4 Dec 2017
Paralympic gold medallist Jonnie Peacock launches University’s experts’ guide to a happy and healthy Christmas and New Year
The University has launched a Christmas and New Year health and wellbeing campaign – an eight-week initiative which aims to inspire positive changes to physical and mental prosperity.
Throughout January and December academics and experts will offer advice and insight into ways to be healthier and happier over the festive and New Year period.
More than a dozen topics will be covered including willpower, exercise, sleep, losing weight, mental wellbeing and finance.
Our experts cover numerous academic disciplines, from sports science, to business and economics and English and the arts.
We’ll also be featuring the stories on the internal news so that staff can take advantage of the unique knowledge of our in-house experts. Look out for the Christmas bauble appearing on the pre-Christmas stories and the 2018 banner in the New Year.
The campaign will be delivered in two parts.
The Christmas half will focus on improving your festive break, and will include advice about:
- Why you should let yourself indulge – how to do it without going to extremes
- The phenomenon of ‘alcoholidays’ – how a change in routine affects your sleep
- Tips for encouraging youngsters to go for greens and not feast on unhealthy snacks during December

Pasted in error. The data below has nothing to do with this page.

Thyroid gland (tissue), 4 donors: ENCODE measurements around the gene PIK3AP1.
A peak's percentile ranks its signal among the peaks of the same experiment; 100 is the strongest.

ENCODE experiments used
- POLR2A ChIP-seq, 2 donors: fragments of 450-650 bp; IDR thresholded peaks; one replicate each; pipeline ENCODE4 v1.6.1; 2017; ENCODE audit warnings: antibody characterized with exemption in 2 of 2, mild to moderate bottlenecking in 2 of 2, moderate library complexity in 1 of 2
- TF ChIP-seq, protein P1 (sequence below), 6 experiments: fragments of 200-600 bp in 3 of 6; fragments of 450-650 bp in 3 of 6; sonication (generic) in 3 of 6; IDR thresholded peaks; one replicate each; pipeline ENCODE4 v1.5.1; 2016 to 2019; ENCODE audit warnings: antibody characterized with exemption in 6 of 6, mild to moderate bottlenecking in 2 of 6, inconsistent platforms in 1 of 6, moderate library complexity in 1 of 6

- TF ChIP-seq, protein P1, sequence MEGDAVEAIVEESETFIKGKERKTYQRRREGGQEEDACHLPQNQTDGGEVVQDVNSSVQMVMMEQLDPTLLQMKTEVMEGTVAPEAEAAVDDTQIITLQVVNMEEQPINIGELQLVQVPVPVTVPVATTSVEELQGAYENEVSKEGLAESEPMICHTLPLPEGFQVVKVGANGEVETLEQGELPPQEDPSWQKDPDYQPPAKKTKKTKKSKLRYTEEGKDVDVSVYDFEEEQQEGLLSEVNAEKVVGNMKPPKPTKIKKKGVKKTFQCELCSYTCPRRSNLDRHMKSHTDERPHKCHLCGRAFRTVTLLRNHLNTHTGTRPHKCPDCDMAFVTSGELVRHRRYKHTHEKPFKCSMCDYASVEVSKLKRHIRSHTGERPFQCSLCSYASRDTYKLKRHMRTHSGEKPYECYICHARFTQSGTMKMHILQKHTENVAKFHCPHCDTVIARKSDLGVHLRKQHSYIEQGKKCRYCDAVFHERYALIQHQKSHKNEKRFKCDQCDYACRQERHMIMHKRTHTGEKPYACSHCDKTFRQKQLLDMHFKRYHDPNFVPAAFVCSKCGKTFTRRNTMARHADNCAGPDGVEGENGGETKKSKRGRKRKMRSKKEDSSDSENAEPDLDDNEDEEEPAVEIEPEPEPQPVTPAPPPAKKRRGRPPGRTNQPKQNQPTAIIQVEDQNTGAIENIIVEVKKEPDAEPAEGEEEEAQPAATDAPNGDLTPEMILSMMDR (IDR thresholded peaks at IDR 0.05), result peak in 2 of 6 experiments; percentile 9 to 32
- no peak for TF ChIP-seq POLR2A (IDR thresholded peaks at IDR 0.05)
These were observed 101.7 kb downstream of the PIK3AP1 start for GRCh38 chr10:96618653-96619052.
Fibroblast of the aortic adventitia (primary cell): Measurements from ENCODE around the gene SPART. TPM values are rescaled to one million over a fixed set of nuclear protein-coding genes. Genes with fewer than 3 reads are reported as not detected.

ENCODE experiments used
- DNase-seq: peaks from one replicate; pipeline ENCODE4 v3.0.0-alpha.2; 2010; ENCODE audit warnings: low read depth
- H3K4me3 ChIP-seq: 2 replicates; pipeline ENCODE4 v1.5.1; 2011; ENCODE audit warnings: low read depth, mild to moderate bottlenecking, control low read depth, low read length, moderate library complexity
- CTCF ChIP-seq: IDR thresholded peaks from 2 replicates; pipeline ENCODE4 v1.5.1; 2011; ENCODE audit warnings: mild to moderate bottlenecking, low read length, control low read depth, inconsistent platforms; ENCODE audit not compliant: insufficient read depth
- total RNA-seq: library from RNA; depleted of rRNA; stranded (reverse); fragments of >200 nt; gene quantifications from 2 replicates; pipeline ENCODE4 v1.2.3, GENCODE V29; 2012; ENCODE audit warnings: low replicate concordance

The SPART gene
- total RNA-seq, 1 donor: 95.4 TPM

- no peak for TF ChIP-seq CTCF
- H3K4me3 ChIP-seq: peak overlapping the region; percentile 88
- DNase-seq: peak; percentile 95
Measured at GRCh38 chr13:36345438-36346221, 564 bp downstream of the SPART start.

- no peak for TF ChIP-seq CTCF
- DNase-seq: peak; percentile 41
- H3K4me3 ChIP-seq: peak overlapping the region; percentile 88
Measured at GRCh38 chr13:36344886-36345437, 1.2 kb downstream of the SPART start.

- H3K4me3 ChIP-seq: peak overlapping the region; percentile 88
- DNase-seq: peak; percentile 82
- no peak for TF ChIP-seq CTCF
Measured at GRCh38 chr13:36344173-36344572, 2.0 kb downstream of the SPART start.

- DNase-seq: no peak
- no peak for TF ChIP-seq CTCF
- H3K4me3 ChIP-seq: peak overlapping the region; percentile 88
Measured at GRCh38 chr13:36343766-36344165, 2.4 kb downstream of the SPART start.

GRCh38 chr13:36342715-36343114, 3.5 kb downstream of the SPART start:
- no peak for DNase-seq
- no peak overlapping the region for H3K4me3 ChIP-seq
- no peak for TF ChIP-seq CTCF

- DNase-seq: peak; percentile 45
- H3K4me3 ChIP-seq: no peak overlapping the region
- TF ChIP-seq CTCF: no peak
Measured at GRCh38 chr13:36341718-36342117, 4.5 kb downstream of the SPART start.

- How to avoid supermarket spending tricks
The New Year half will then feature a collection of articles which aim to get 2018 off to a fit and happy start:
- How to improve your willpower
- The benefits of setting goals within your New Year resolutions
- Kick-starter fitness routines
- Improving your finances
- The science of losing weight
- The importance of good sleep
Launching the campaign is gold medal-winning Paralympian and Strictly Come Dancing star, Jonnie Peacock. Jonnie is also sharing his own expertise with some simple advice for improving New Year diets.
The first campaign piece, released today, brings with it some welcome news about the merits of indulgence – and how allowing a few festive luxuries over Christmas might be better for you than attempting all-out abstinence. The feature, Indulge, it’s okay is by psychologist Dr Gemma Witcomb and PhD researcher Chris McLeod from the School of Sport, Health and Exercise Science.